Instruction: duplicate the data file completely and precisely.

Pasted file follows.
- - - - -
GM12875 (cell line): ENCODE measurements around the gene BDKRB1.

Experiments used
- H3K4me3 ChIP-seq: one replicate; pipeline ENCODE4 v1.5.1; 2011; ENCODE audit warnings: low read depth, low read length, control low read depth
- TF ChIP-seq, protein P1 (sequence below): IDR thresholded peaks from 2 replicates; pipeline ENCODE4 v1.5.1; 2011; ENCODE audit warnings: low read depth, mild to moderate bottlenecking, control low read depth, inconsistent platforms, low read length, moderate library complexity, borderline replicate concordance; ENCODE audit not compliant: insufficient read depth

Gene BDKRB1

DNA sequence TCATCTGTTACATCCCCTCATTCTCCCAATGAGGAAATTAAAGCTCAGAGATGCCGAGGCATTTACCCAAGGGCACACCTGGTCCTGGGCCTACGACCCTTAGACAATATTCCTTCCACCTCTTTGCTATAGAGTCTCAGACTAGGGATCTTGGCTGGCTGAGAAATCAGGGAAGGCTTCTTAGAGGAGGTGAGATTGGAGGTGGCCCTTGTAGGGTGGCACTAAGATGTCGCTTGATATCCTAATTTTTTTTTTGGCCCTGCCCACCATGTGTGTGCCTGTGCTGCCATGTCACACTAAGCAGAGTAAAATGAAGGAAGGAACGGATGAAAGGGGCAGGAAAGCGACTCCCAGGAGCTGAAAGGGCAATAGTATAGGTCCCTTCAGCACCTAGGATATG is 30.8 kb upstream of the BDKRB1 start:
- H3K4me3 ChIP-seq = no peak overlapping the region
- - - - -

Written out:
GM12875 (cell line): ENCODE measurements around the gene BDKRB1.

Experiments used
- H3K4me3 ChIP-seq: one replicate; pipeline ENCODE4 v1.5.1; 2011; ENCODE audit warnings: low read depth, low read length, control low read depth
- TF ChIP-seq, protein P1 (sequence below): IDR thresholded peaks from 2 replicates; pipeline ENCODE4 v1.5.1; 2011; ENCODE audit warnings: low read depth, mild to moderate bottlenecking, control low read depth, inconsistent platforms, low read length, moderate library complexity, borderline replicate concordance; ENCODE audit not compliant: insufficient read depth

Gene BDKRB1

DNA sequence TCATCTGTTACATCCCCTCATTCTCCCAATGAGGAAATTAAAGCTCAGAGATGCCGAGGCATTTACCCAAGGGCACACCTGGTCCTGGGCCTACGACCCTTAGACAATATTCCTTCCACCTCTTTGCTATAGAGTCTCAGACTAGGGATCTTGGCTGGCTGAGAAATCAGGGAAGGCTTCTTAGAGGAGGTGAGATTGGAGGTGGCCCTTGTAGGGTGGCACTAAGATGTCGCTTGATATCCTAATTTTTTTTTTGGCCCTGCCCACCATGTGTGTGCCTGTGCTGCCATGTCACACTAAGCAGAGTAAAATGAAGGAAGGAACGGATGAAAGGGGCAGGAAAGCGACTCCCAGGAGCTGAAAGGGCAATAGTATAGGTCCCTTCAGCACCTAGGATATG is 30.8 kb upstream of the BDKRB1 start:
- H3K4me3 ChIP-seq = no peak overlapping the region